By John W. Nikolaou (CMC ’19)
ExxonMobil has recently been subpoenaed by a coalition of state attorney generals (AGs) demanding over 40 years of internal company communications to investigate whether Exxon committed fraud by downplaying the impact of climate change. Massachusetts Attorney General Maura Healey has been the most vocal AG of the Democrat-led coalition of attorneys general, known as the Green 20, formed in March to investigate fossil-fuel companies and others who “challenge” the catastrophic climate-change narrative, or “consensus.” While the subpoenas have been applauded by some who have historically accused Exxon of attempting to misguide the public and shareholders on human-caused global warming, there has been no shortage of voices against the subpoenas on constitutional grounds.
Naturally, Exxon has been engaged in full defense, claiming that the AGs are seeking to “cleanse the public forum” of “disfavored speech.” The company pointed to the fact that Ms. Healey said her goal was to “reshape public perception” on climate change to accelerate legislative action on issues she is personally pushing in Massachusetts. Therefore, the company claims, Healey’s actions stemmed from her effort to advance a political agenda, not ferret out wrongdoing.
While the motivations of the subpoenas are a debate of politics, there is a concurrent debate about the legality of the subpoenas in the first place. Exxon was quick to point out that Massachusetts had no jurisdiction over the case since Exxon is based in Texas and its products are sold in other states by independent operators. Perhaps the most important legal question, however, is whether subpoenas should be used in the way the Green 20 is using them.
The state of Texas and 10 other states filed an amicus brief arguing that Ms. Healy grossly misused her subpoena power. Texas Attorney General Ken Paxton said “[Healey’s subpoena] is an overt use of governmental power to shut down particular viewpoints is a blatant violation of the Constitution.” While Paxton affirmed that state AGs have sovereign authority to investigate violations of law through the use of subpoenas, he argued that “this power does not include the right to engage in unrestrained, investigative excursions to promulgate a social ideology, or chill the expression of points of view in international policy debates.” The amicus brief further argued that the First Amendment exists in part to prevent government from restricting speech merely because it disapproves of the ideas expressed and that the Fourth Amendment requires such subpoenas to be precise and used with “scrupulous exactitude.” To this point, a spokesperson for Ms. Healey responded saying, “the First Amendment does not protect false and misleading statements in the marketplace.”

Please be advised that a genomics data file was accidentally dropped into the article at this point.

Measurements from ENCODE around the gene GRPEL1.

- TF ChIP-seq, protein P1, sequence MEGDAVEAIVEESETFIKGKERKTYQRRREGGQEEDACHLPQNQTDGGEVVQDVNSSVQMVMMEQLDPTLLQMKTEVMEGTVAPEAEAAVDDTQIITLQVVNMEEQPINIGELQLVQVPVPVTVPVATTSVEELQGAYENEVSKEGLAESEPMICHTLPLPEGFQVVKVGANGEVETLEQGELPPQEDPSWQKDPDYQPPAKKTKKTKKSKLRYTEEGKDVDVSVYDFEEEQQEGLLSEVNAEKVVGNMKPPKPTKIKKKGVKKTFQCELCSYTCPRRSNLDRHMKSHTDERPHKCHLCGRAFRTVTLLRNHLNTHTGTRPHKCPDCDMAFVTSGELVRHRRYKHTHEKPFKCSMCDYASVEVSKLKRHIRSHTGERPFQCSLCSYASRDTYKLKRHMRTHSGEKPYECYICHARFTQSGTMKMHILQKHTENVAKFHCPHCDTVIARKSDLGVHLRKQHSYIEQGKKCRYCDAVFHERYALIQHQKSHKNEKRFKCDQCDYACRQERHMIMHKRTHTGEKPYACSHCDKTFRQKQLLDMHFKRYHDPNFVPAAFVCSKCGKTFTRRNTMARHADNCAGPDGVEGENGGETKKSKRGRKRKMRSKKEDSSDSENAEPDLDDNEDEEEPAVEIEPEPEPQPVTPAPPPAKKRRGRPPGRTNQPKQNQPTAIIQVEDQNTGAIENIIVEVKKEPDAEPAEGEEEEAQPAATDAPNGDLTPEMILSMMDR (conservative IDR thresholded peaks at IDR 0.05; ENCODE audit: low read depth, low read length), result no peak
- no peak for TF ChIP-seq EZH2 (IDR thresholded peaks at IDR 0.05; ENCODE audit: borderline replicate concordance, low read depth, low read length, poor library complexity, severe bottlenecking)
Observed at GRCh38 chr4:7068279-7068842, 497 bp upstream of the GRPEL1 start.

The subpoenas and the amici brief filed by the states both bring up interesting questions about our rights to speech. Exxon’s public records show that the company did indeed acknowledge climate change and warned shareholders about its potential effects on Exxon’s businesses. But if Exxon publicly denied climate change, would this be grounds for a lawsuit? If a lawsuit argued that Exxon sold products that indirectly harmed consumers’ health, how culpable would Exxon be for its contributions to climate change? And, overall, what power do courts have in actively seeking to regulate opinions? It will be interesting to see for how long this fight goes on, especially considering that in June Exxon successfully fought off a subpoena filed by the Virgin Islands Attorney General, who dropped his demand for internal company communications regarding climate change. In the meantime, the private and public sector alike will keep a close eye on the legal precedents being set by the Green 20’s subpoenas.